Monthly Archives: August 2011

Author August: Lewis Shiner

Finally, an author I can make an actual comment on!

I met Lewis Shiner, briefly, in Boston in 1989. He was at NoreastCon, which was WorldCon that year, and so were my husband and I. In fact, I met him at the same time I met Connie Willis, and while I doubt that either of them remembers one fangirl among hundreds, it was a big deal for me.

I’m not quite sure how “Glimpses” and “Deserted Cities of the Heart” had found their way into my reading stack, but I’d loved them both. They were unlike anything I’d ever read at the time. The Library Journal described “Glimpses” as “… the first rock n roll time-travel novel. Ray Chackleford is a self-employed electronics repairman whose marriage is foundering and whose father has recently died. … In the midst of this emotional turmoil, Ray–a rock drummer during his youth in the late Sixties–begins to hear in his head and manages to transfer to tape legendary unfinished recordings by Jim Morrison, Brian Wilson, and Jimi Hendrix. This music is accompanied by “journeys” into the troubled lives of these rock musicians.”

I just remember how real it felt to me, at that time. This was the ’80s, and the ’60s were well on their way to becoming the mythic land of our youth. “Glimpses,” for me, is a kind of electric koolaid acid test mixed with the sweet, honest sentiment of “Field of Dreams.” Maybe we really could have made a difference. Maybe we really could have built a better world. Instead, many of us turned into Republicans and Shiner’s writing hints presciently of that loss.

“Deserted Cities of the Heart” brought Mayan culture to my attention. And skateboarding. Yes, in the same book.

My favorite Lewis Shiner book, though, came out after that notable WorldCon meeting. It’s called “SLAM.”

Again, I can’t do the short synopsis thing any better than the Library Journal. “Realism, idealism, and fantasy are skillfully interwoven into a novel of personal adjustment and rebellion. Dave Stokes is a product of the 1960s who is trapped in a personal time warp. While his friends have compromised ideals for professions and families, Dave at 39 is newly released from prison after serving time for income tax evasion. Living on the fringes of society, associating with runaway teens, a down-and-out evangelist, a prison escapee, and other social discards, he finally makes peace with himself and his world…. As an anti-hero, Dave is ethical and likable; the secondary theme of skateboarding is unique; and the tension derived from peripheral drug deals, arson, and other illicit acts is riveting.”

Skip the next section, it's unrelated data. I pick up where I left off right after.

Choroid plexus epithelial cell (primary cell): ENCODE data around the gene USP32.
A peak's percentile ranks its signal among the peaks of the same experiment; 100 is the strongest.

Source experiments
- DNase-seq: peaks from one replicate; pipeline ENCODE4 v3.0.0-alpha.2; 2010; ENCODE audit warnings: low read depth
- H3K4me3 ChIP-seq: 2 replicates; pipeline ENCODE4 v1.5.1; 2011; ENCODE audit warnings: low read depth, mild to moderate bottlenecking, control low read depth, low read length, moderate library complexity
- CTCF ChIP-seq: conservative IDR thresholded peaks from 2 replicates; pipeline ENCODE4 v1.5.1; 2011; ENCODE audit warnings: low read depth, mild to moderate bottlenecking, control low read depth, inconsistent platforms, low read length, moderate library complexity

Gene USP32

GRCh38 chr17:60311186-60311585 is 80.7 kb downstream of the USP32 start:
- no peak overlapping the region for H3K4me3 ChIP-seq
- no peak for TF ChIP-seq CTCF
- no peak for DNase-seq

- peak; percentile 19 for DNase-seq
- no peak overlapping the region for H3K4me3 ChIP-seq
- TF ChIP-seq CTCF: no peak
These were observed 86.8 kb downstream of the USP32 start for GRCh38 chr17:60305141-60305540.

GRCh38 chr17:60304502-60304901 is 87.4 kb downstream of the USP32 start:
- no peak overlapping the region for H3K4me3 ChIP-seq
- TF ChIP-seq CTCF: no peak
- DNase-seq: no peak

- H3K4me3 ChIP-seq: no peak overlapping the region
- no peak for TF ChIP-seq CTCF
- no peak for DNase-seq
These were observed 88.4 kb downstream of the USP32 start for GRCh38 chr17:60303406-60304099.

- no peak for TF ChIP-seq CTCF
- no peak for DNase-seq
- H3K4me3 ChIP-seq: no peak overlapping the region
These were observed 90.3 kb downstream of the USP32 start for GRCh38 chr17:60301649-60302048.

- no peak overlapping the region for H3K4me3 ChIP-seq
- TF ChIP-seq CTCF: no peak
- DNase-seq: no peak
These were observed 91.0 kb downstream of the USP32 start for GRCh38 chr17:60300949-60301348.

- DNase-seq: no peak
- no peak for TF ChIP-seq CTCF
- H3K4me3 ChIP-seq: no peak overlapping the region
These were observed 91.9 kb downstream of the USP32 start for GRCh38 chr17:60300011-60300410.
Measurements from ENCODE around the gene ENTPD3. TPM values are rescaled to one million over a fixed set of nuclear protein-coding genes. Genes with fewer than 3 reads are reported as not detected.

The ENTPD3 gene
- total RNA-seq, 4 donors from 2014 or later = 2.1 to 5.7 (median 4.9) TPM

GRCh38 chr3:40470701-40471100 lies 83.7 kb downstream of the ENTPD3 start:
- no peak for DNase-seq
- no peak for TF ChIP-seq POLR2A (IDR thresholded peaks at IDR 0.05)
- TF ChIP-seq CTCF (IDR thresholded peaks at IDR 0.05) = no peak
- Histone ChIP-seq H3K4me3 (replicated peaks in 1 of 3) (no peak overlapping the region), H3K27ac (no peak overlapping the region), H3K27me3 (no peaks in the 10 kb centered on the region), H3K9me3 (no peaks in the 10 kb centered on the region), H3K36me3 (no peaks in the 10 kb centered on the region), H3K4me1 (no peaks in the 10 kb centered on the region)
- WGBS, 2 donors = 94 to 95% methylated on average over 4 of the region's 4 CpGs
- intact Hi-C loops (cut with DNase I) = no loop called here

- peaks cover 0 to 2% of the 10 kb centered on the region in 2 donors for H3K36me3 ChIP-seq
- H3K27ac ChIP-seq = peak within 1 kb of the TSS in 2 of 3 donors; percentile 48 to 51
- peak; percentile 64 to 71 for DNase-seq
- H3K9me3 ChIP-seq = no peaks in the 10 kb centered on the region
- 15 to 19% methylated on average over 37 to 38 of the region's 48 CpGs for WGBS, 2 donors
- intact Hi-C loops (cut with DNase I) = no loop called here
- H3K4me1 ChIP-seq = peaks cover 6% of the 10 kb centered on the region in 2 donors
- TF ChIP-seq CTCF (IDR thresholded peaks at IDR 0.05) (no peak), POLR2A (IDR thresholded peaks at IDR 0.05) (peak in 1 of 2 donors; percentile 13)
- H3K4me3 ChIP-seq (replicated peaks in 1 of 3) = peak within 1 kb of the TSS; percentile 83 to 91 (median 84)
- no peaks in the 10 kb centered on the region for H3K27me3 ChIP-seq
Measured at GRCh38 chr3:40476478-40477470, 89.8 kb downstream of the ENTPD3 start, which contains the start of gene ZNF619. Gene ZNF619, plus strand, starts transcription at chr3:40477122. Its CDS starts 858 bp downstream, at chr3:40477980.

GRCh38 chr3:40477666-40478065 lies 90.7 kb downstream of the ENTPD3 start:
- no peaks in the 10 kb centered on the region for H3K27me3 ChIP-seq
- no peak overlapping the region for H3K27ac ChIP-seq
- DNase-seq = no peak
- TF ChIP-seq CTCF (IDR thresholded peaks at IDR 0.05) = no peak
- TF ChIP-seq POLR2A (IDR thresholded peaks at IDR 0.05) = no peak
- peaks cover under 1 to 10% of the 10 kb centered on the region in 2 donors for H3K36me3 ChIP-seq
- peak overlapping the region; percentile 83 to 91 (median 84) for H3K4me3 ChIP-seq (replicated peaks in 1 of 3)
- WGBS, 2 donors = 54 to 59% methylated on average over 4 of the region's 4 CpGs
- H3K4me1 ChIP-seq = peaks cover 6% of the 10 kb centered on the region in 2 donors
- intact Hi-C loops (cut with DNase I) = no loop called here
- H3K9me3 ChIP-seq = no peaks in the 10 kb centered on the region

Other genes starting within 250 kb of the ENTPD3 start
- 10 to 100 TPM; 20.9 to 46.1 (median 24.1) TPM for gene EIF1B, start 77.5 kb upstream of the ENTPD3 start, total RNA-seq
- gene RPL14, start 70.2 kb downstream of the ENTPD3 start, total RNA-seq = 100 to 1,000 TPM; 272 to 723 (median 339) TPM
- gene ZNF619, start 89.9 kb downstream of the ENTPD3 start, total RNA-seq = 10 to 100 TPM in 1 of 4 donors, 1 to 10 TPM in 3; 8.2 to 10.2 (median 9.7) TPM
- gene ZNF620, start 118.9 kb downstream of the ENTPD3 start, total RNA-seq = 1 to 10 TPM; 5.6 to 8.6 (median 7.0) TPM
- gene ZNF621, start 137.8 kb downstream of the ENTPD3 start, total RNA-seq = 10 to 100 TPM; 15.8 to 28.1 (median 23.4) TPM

“SLAM” was the strangest, most utterly cool thing I’d ever read at that point in my life, and I absolutely loved it.

Shiner kinda drifted out of sight on the SF after a while, but thanks to our friend Wiki, I see that he moved into writing more mainstream-type novels and also into providing his work online. His “Fiction Liberation Front” offers almost all his work, in PDF and HTML format.

Shiner really deserves more recognition than he gets. His “Hunter Thompson goes on a road trip with Carlos Castenada set to an awesome ’60s soundtrack” manner is mind-strippingly original. He also lets you remember skateboarding when skatepunks were cool rather than threatening.

Go forth and read some Lewis Shiner. I bet you’ll enjoy it!

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Author August: Rog Phillips

Okay, this is just plain embarrassing. I call myself a long-time science fiction and fantasy reader, but I’ve never even heard of this guy. At least I’d heard of Vernor Vinge.

According to Wikipedia, he wrote mostly short fiction, mostly in the ’40s and ’50s. Color me educated.

One of these days there’ll be an author I can have an opinion about. So say we all. ;D



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Author August: Vernor Vinge (and Joan Vinge)

Here’s an embarrassing start for me on the science fiction Author August challenge: Today’s author is Vernor Vinge and I’ve never read anything by him.


I’ve looked at several of his books, but nothing ever really called out to me. So somebody needs to make me a recommendation. What Vernor Vinge book do I need to read?

I’ll say this about him: He was once married to Joan D. Vinge, who wrote one of my all-time favorite science fiction novels, “The Snow Queen.” I first read that book years ago, back when I was a member of the SF/F Book Club and got it in one of those cheap hardcover editions, and fell in love. For some reason, the character who resonated with me deeper than any other was Herne, the Starbuck, a furious crippled man who’d had everything and lost it. But all the rest is fabulous as well, from the star-crossed main characters to the mysterious mask maker to the Snow Queen herself. As much as the people, the world and the greater universe is also wonderfully drawn and become almost characters on their own.

I’ve probably reread “The Snow Queen” at least three times through the years. I’ve read the follow-ups as well, “World’s End,” “The Summer Queen,” “Tangled Up In Blue,” but while they’re all good, none holds the magic of “The Snow Queen.”

So thanks, Vernor Vinge, for once upon a time having an awesome wife.


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